Holotropic Breathing, Ayurveda, and the Quest for Inner Peace

Friday, January 6, 2017

I have generalized anxiety, and was prescribed a benzodiazepine for my panic induced breathing difficulties a few years ago. I took the pills for about a month, and realized it just wasn't for me. Whilst on them, I couldn't keep up with people when they were speaking to me, I would forget things very easily, and I could barely think enough to talk. I felt a bit like a zombie. It definitely helped my symptoms, but created a slough of other ones I personally could not handle. (*Despite my own troubles with prescription drugs, I do not recommend getting off of your own without consulting your doctor first -- this is just my own experience.)

Since then, I have been on a journey to naturally and holistically quell my anxiety, and all around positively fulfill my spiritual and mental being. Through meditation and a few Ayurvedic herbs, I have started to feel a deep calm for the first time in a very long while. 'Ayurveda' is an ancient, 3000 year old system of Indian medicine, emphasizing the connection between mind and body. It oftentimes prescribes meditation as a serious healing tool, whereas (I feel) Western medicine doesn't take meditation and our physical health's relation to the mind seriously enough.

~Even if you do not have anxiety, these things are generally calming and I highly recommend them nonetheless.~

The Ayurvedic supplement I've been taking 2X per day is called Ashwagandha, otherwise known as Indian Ginseng. It's an "adaptogen," which means it helps the body adapt easily to stressful situations and is most commonly prescribed for anxiety. It also helps you think more clearly, prevents alzheimer's, and helps reduce symptoms of depression. (https://draxe.com/ashwagandha-proven-to-heal-thyroid-and-adrenals/). You can buy it on Amazon for $13. It is one of, if not THE most commonly prescribed herbs in Ayurveda. Since taking it, I have little to no trouble breathing, my irrational anxieties are out of my mind, and I feel generally happier.

Taking a supplement is simple though. I think what's even more important is to be more mindful. Meditating, I feel, is twice as effective and gives you mental strength from within, without fully relying on a substance. It helps control the "monkey brain" within us that just thinks and thinks all day long, and quiets the useless chatter. Big problems don't seem so big any more, and little problems fade away.

Kind of a side note ~ Tonight I went to the WOOM Center in Manhattan for a meditative "Sound Experience." I read about the Center on another website, and thought I'd do something interesting and therapeutic. It was certainly an experience. About 20 of us gathered in a large room, dimly lit by candles and himalayan salt lamps. Around the edges were mats and blackout blindfolds, and in the center, a large gong and a series of copper bowls and unfamiliar sound instruments. The two leaders instructed us on what we were in for, explained the breathing technique, and warned us that if we became scared, we could raise our hand so that someone could run over and quickly hold it. On that note, we laid down and slipped on our blindfolds.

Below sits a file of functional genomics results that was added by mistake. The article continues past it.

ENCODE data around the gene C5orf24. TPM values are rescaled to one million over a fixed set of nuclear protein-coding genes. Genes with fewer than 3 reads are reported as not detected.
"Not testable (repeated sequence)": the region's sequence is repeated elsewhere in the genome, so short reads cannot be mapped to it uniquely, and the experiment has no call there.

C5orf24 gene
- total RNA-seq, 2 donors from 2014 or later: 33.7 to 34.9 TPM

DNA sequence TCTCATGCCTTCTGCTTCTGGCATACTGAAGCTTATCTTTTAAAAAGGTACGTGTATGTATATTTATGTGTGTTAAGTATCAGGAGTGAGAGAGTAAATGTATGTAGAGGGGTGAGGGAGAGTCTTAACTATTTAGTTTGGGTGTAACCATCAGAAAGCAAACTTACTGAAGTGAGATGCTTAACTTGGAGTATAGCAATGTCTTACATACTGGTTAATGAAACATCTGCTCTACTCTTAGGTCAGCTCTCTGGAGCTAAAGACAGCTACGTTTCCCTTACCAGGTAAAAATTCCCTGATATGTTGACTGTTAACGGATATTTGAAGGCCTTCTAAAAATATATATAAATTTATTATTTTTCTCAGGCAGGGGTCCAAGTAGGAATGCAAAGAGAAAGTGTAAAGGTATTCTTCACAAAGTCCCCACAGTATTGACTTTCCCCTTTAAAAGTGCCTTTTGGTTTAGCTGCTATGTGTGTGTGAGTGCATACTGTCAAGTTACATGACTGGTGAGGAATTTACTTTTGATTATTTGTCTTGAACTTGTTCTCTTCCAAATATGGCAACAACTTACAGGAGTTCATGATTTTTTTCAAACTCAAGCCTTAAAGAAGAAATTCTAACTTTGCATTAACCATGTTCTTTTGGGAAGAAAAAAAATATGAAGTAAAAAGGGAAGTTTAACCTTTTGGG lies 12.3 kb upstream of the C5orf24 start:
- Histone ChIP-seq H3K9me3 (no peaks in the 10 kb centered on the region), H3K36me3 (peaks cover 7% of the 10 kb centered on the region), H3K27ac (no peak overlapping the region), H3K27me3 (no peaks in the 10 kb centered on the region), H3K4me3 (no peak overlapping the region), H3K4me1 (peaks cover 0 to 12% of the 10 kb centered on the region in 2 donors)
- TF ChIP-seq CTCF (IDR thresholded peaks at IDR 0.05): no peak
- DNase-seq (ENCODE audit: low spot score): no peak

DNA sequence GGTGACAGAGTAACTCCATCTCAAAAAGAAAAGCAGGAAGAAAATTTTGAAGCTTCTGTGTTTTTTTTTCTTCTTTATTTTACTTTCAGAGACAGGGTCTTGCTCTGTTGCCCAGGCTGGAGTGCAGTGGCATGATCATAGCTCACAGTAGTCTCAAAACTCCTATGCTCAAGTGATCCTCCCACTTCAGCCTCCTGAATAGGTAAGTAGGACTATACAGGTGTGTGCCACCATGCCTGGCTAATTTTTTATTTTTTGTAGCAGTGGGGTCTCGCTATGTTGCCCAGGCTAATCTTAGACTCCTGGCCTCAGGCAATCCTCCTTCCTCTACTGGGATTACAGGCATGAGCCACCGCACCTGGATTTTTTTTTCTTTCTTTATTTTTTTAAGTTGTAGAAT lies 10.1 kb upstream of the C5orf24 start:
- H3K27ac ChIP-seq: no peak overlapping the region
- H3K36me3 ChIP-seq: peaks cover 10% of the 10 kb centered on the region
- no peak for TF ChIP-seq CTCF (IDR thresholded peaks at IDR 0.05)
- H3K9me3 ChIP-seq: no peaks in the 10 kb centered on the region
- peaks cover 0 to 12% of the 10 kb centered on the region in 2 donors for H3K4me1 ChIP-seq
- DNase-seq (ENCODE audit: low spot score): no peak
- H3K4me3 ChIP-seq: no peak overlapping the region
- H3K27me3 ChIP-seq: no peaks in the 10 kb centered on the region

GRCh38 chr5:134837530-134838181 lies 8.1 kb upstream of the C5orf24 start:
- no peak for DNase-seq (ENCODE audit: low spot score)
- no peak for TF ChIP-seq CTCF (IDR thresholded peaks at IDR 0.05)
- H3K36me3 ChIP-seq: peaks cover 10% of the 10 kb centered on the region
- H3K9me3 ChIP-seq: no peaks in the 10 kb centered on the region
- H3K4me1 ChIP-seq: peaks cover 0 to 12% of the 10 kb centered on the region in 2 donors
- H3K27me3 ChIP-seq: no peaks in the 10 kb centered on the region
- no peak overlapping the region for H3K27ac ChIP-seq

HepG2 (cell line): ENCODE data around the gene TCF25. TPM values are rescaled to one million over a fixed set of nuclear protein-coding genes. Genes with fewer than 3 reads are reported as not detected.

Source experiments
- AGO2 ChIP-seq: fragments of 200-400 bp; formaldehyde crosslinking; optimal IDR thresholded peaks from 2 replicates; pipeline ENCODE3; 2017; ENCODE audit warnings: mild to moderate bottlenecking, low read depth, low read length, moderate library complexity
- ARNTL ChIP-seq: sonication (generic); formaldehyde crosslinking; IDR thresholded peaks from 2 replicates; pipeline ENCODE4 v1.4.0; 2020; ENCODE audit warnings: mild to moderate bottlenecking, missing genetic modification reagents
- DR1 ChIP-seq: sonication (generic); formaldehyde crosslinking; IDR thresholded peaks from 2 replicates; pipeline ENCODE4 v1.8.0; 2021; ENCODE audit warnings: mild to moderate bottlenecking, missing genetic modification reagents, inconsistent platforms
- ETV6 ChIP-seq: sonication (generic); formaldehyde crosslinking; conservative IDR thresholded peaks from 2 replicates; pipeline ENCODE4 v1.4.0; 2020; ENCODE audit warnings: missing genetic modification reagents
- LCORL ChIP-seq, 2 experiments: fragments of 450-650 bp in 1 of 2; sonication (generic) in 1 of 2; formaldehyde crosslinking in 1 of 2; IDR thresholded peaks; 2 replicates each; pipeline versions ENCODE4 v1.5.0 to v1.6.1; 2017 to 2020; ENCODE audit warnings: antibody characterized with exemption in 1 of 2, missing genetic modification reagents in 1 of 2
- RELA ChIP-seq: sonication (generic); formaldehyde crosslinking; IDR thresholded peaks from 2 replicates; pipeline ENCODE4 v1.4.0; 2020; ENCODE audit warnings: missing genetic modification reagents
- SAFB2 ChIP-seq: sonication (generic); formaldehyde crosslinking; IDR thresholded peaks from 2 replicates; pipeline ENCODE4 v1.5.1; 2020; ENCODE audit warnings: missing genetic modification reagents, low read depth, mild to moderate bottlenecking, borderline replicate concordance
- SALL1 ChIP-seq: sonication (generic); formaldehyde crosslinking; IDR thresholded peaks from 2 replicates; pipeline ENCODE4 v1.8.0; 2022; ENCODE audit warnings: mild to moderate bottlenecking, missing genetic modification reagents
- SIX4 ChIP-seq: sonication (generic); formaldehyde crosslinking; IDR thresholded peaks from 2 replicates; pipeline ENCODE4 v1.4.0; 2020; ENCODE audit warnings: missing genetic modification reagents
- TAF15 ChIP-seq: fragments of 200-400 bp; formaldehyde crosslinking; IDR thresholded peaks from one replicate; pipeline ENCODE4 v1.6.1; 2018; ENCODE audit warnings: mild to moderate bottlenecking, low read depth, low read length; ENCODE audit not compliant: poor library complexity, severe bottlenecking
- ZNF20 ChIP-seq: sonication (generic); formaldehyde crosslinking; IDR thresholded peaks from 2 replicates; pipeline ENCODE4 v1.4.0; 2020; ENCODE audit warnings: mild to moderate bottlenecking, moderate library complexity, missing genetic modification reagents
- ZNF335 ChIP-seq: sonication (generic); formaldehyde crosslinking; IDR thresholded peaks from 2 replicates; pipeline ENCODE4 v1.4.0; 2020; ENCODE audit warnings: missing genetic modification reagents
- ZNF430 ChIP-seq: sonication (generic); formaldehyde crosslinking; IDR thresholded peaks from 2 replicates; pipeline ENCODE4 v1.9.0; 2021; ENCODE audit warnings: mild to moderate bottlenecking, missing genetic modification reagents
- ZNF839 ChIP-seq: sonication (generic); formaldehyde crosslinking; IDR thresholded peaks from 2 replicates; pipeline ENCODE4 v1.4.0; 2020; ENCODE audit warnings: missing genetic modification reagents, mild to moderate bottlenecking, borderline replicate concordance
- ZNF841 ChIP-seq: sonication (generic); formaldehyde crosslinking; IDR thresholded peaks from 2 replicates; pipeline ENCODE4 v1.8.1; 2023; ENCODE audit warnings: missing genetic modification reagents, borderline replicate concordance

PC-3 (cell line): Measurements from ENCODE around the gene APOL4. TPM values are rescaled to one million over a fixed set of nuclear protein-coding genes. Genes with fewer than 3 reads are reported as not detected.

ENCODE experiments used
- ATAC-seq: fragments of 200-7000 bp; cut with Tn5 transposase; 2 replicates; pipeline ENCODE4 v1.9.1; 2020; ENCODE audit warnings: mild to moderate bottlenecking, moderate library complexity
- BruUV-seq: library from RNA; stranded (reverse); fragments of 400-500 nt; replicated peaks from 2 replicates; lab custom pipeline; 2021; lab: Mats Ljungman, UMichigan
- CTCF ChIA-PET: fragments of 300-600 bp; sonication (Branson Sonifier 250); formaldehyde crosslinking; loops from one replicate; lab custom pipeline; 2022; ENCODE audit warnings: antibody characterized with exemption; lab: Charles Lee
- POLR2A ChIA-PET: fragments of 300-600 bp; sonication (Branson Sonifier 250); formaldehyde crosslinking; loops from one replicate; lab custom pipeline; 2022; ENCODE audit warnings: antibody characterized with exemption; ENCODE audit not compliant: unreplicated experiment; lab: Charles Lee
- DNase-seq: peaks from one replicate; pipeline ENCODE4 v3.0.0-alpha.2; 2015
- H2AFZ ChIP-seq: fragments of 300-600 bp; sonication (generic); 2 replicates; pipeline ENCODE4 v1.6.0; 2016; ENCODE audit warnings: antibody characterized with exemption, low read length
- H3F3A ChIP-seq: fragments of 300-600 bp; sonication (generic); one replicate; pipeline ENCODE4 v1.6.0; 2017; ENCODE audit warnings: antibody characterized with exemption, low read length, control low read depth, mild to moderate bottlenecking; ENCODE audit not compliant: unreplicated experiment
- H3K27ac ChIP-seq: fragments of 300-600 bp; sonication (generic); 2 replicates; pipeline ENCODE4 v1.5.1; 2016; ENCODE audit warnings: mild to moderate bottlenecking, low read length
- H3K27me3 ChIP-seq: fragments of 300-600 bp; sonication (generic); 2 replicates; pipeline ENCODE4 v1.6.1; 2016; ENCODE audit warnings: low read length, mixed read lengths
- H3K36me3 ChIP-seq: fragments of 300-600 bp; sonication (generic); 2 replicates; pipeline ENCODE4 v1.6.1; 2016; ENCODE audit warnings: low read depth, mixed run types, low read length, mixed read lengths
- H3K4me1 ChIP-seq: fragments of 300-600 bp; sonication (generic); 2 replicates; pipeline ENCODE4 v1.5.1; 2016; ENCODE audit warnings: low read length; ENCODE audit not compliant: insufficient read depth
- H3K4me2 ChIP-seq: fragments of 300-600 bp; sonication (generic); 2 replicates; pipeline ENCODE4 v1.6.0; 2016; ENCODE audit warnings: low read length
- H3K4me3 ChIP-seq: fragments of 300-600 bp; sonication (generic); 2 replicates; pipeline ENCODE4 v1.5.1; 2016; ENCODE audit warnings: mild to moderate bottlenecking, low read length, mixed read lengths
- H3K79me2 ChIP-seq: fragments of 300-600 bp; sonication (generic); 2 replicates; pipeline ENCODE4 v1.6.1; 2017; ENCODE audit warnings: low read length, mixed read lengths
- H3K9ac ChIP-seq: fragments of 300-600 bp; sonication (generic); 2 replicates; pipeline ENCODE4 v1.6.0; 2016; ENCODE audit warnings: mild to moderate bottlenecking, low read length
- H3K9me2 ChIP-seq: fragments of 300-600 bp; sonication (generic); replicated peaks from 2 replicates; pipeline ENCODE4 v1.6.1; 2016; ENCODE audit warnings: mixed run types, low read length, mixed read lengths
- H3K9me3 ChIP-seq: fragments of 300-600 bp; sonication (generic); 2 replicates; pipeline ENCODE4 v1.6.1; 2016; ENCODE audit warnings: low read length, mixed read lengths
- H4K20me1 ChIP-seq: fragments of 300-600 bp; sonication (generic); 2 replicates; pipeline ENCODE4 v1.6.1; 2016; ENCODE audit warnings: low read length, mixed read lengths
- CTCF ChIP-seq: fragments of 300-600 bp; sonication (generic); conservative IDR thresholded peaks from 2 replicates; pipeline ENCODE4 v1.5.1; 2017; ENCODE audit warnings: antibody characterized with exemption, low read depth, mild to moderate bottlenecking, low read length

At first, we did some deep breathing, with long exhales. Then, upon exhaling, we were told to hum louder and louder, on our own or to match the vibrations of different instruments. Then, we got into the heavy stuff: holotropic breathwork. This requires cyclical breaths done very, very fast. We were warned that we would be physically uncomfortable throughout, but I couldn't quite fathom why or to what extent. Now, we did this technique for 15 minutes straight. In that time, I cried twice, felt freezing cold, and my hands curled up and painfully cramped. (But I was in mental bliss). We followed the rest of the two hours with deep breathing and sound bells going off in the background to help keep us present and mindful. It required a lot of focus, but felt very cleansing and enlivening. I find the difficulty of meditating is always worth the calm it brings.

If you have trouble with stress or anxiety, I think meditation and ayurveda can work wonders. These are both really really general topics to explore, but are accessible to anyone with a computer. Guided meditations are helpful and available all over youtube, and ayurvedic herbs are usually available on amazon if you come across others that suit your needs.

Erin Telford has some amazing breathwork meditations :) enjoy xox


  1. Thank you so much for this, I have an anxiety disorder as well and I'm on Prozac and to be honest I never think I'll be off it, I've tried for several years (I'm 19, been on it since 14) and it just doesn't work to go off it and I hate having to be a slave to a pharmaceutical, but I will most definitely try what you have written. You are such a special, kind soul and I wish you all the best this 2017 and the best of luck on your recovery. xx

    1. Thank you so much ! I hope these little discoveries can be of some help to you. Let me know how it goes, and I'll be sure to post more on this subject xox

  2. Love this post. Thank you for your recommendations. I too have been diagnosed with GAD and a panic disorder. I have avoided taking medication at all cost. I was put onto this program called Mindfulness, a part of the Cognitive Behavioural Therapy. I would recommend you take a look at that! It helps with your breathing, helping with your sensations and teaching your brain to respond more calmly to a situation.

    1. Thank you :) Awesome to hear you're taking the mindfulness route! I'm glad it's worked for you. I'll be sure to check out your recommendation too xoxo



By Dayna Frazer